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Govt to host educational indaba

THE government is set host an education all-stakeholders’ conference in December to review the school curriculum to put emphasis on vocational skills training.

Report by Report by Nqaba Matshazi

Education, Sport, Arts and Culture minister David Coltart last week said while Zimbabwe had a good education system, the curriculum was too academically-oriented.

He said greater focus should be placed on vocational skills.
“The country’s curriculum was last reviewed in 1986 and we need to update it to include ICT (information and communication technologies) and the environment, among others,” he said.

Expected to attend the conference are leaders from industry, agriculture, mining and commerce, as the government seeks to develop a “broad-based” curriculum to prepare students for life after school.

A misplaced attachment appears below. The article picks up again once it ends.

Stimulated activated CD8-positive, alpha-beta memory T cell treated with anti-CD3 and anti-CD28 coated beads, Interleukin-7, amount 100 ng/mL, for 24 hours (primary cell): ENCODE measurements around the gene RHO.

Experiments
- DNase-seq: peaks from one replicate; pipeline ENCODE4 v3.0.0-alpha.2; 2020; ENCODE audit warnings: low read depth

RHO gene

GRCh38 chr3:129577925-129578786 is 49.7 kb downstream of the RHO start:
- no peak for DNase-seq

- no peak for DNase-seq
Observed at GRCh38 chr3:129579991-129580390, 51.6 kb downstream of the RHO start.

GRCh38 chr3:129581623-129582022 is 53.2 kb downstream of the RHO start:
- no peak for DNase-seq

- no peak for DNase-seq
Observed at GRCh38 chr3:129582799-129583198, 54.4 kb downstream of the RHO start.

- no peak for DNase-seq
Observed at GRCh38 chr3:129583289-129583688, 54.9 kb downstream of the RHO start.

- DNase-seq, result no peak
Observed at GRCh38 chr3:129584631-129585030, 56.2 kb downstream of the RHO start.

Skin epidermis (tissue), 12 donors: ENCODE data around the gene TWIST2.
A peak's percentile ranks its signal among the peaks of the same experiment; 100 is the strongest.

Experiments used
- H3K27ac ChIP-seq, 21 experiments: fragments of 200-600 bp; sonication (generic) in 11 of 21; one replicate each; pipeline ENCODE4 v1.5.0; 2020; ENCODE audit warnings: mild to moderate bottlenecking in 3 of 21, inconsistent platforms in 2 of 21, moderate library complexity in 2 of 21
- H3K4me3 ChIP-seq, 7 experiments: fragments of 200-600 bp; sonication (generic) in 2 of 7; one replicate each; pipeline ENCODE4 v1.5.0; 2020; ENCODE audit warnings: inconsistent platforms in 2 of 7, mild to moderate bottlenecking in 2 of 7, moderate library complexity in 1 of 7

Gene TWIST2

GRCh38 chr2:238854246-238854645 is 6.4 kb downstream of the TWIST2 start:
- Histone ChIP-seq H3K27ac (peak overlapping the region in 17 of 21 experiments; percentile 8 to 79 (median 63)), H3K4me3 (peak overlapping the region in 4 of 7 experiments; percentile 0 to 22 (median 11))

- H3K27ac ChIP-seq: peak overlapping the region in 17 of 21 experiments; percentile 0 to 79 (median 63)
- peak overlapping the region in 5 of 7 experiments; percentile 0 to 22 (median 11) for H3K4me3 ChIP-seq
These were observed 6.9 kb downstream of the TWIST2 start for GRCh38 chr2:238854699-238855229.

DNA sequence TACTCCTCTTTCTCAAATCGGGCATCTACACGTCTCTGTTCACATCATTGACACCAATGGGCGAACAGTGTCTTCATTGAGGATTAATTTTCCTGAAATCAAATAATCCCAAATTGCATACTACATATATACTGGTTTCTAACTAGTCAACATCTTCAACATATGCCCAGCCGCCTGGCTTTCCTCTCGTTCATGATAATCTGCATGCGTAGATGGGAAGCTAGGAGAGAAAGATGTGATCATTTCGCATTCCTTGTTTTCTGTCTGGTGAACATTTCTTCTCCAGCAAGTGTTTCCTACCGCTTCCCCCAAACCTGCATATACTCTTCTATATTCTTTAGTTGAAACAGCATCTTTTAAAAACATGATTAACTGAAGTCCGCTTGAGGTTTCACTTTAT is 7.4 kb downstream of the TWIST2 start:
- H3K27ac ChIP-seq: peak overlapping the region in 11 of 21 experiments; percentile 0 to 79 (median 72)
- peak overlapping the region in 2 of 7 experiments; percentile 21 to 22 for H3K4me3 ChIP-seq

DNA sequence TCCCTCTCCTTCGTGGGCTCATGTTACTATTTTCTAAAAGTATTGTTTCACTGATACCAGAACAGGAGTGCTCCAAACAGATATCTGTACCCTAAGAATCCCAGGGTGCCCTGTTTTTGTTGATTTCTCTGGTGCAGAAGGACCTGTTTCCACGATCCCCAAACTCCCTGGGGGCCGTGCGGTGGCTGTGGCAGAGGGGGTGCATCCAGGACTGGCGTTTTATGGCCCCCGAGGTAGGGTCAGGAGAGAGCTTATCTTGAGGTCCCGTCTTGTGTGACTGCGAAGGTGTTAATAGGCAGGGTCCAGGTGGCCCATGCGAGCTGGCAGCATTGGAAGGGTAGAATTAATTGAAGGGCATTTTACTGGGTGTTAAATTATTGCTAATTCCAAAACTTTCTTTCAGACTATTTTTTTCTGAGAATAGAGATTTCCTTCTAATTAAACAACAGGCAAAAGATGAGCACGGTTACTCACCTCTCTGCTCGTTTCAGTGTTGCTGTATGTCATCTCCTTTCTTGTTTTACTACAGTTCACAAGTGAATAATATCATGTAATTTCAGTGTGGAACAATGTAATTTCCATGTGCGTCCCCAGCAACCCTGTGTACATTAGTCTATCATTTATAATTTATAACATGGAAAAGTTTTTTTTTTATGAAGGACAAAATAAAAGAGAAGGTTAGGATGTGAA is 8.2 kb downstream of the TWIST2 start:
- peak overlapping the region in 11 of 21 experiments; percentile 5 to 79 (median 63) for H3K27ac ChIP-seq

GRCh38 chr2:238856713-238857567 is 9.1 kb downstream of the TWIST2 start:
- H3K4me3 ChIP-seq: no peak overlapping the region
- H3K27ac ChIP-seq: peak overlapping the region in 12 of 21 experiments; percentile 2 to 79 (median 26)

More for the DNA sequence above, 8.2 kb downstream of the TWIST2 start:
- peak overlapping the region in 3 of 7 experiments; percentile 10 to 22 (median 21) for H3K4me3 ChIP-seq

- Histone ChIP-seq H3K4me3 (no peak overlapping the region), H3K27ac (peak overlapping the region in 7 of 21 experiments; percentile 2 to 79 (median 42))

Previous attempts to develop a new curriculum had been abortive, with the Nziramasanga Commission on Education recommendations of 1999 yet to be adopted.

The commission said academic education on its own was not entirely beneficial and there was need to input vocational training into the schools’ curriculum.

Coltart said he would recommend to Cabinet, that provisions of the Nziramasanga Commission be adopted, so that Zimbabwe’s education system could benefit learners more.

Zimbabwe has the highest literacy rate in Africa, while the quality of education is third behind Kenya and Gambia on the continent, according to the World Economic Forum report of 2012.

However, in the provision of internet and ICTs in schools, Zimbabwe performs poorly, as it is ranked 129 out of 142 countries. It also polls woefully in the provision of training and research, as it is ranked 105.

As if to illustrate the new direction education was taking, Cabinet recently approved a memorandum of understanding between the Education ministry and Foundations for Farming, which would see conservation agriculture becoming an integral part of the school curriculum.

A number of rural schools have been selected for the pilot programme for the conservation agriculture initiative, with the scheme later expected to spread throughout the country.

Coltart was optimistic of the agreement signed with Foundations for Farming, saying it had the capacity to revolutionise agriculture in Zimbabwe.

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